Tom Williams resigned as Yale's football coach amid a university investigation into whether he lied about being a candidate for a Rhodes scholarship while a student at Stanford. He is a former Washington Huskies linebackers coach.

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For a couple of weeks in November, the story captivated even the casual follower of college football.

Yale’s senior quarterback, Patrick Witt, was wrestling with a decision that generated national attention and debate.

Should he play in the Harvard-Yale game one final time, or should he attend an interview in Atlanta as a finalist for a Rhodes scholarship? Because of the schedule of the events, he could not do both.

Witt’s dilemma had an unlikely twist. Yale coach Tom Williams said he had faced almost identical circumstances in 1992 when he was a linebacker at Stanford.

Williams said he had chosen to pursue a career in pro football at the expense of a possible Rhodes scholarship — and never regretted the decision. Witt eventually decided to play in the game and Yale was crushed by Harvard 45-7.

But Williams, 42, had never been a Rhodes scholar candidate or applicant, let alone a finalist, as he had let the world believe.

Williams, a Washington Huskies linebackers coach from 1999 to 2001, had told Yale he was a candidate with an entry on his résumé.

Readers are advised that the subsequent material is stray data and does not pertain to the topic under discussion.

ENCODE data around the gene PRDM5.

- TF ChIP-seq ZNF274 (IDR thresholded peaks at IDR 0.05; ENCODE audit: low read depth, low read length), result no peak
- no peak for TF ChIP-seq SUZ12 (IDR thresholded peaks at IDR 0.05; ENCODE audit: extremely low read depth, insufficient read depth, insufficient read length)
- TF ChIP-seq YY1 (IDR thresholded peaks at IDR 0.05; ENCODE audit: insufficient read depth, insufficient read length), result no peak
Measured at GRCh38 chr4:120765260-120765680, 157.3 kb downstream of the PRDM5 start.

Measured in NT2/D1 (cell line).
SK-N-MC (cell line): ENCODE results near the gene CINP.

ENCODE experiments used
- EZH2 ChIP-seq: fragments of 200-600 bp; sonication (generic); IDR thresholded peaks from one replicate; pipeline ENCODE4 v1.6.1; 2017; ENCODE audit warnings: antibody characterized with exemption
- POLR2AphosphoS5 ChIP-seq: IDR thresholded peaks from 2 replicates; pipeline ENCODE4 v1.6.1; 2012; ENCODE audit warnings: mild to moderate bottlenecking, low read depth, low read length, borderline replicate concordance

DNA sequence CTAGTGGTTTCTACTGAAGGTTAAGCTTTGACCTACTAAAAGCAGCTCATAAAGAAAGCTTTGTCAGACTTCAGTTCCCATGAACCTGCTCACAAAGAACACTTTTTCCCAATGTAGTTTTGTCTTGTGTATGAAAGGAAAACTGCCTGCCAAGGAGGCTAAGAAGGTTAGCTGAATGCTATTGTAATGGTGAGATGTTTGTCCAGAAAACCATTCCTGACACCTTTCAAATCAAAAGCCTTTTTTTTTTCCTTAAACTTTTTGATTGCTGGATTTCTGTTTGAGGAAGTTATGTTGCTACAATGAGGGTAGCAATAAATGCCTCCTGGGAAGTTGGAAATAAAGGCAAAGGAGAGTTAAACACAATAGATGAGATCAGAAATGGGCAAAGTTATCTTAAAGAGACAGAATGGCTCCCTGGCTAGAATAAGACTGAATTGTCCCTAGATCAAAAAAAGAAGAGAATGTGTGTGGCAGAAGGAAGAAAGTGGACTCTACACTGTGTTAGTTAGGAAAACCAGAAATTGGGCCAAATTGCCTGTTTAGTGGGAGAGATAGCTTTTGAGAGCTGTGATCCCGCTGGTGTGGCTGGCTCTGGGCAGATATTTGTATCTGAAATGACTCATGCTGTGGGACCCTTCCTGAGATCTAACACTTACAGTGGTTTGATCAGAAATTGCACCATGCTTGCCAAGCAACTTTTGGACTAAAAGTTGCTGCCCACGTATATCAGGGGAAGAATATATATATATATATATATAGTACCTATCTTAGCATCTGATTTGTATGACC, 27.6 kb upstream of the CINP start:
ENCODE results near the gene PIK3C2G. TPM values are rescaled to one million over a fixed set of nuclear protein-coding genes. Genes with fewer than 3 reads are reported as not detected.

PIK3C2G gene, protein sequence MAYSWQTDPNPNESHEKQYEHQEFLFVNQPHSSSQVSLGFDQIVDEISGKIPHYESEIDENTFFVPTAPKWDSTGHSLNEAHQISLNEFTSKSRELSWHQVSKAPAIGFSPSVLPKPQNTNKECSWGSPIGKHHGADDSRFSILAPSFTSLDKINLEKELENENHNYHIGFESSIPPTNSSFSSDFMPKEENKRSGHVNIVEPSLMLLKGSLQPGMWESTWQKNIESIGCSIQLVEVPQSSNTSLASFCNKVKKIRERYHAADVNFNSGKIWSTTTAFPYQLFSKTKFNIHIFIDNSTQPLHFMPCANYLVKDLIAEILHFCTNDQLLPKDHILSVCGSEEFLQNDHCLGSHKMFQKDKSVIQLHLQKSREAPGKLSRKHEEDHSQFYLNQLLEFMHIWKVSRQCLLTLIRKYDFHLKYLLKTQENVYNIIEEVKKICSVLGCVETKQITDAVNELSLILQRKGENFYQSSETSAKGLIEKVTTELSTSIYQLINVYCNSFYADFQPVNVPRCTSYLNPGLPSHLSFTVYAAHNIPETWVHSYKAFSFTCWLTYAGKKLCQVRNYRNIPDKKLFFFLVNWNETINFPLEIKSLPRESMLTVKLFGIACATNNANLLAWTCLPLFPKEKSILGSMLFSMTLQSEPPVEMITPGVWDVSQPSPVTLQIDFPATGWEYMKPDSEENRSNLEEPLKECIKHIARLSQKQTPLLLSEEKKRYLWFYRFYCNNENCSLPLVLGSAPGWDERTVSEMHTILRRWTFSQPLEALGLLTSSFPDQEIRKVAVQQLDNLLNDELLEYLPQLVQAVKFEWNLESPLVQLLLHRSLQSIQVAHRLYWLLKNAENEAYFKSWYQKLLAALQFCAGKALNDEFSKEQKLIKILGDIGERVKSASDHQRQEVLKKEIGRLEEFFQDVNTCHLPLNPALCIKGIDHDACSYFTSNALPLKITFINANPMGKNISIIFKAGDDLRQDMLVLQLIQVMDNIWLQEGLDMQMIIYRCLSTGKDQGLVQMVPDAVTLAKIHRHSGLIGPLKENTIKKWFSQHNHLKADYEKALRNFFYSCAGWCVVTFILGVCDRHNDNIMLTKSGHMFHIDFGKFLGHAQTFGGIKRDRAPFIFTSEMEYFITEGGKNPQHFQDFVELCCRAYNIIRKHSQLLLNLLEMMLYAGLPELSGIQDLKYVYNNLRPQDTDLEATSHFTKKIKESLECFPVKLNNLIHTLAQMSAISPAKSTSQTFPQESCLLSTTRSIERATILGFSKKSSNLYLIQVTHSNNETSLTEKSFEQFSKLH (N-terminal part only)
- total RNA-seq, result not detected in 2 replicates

Williams’ biography on Yale’s website said the same thing.

On Wednesday, Williams paid with his job. Yale, which had undertaken an internal review to investigate Williams’ Rhodes scholarship assertion after a New York Times article raised doubts about its legitimacy, announced the third-year coach had resigned.

In a news release from Yale, Williams said he had been encouraged to apply for a Rhodes scholarship while at Stanford, but never did so: “I considered the opportunity, sought advice, and was encouraged to apply by faculty members and my coach, Bill Walsh. But I did not apply.”

Williams was described as a Rhodes scholar candidate in his bio that appeared in the 2000 and 2001 Washington football media guides, but not in the 1999 guide.

Williams’ story began to unravel shortly after Witt announced he would forgo the Rhodes interview to play in the game.

A Rhodes Scholarship Trust official, Elliot Gerson, its American secretary, told The New York Times he had never heard of a candidate bypassing the final interview to play in an athletic event.

Poinsettia Bowl

No. 16 TCU 31, Louisiana Tech 24

Casey Pachall threw a 42-yard touchdown pass to Skye Dawson with 4:26 left to lift the Horned Frogs (11-2) over the Bulldogs (8-5) in San Diego.

Texas Christian has won eight in a row.

Louisiana Tech, meanwhile, had its seven-game winning streak snapped hours after coach Sonny Dykes agreed to a contract extension through 2017.

The Horned Frogs tied the score at 24 on Luke Shivers’ 1-yard run with 7:49 left.


Tony Levine, 39, will be hired as Houston’s coach, athletic director Mack Rhoades said.

Levine will replace Kevin Sumlin, who accepted an offer to coach Texas A&M. Levine was Sumlin’s assistant head coach.

• About two dozen fans gathered briefly outside Joe Paterno‘s home to wish the former Penn State coach a happy 85th birthday and sing a Christmas carol. University trustees fired Paterno last month amid mounting pressure school leaders should have done more to stop allegations of child sex abuse against retired defensive coordinator Jerry Sandusky.

• Hawaii confirmed Norm Chow, 65, has agreed to a five-year deal to coach the Warriors.

• Heisman Trophy winner Robert Griffin III of Baylor was voted player of the year by The Associated Press.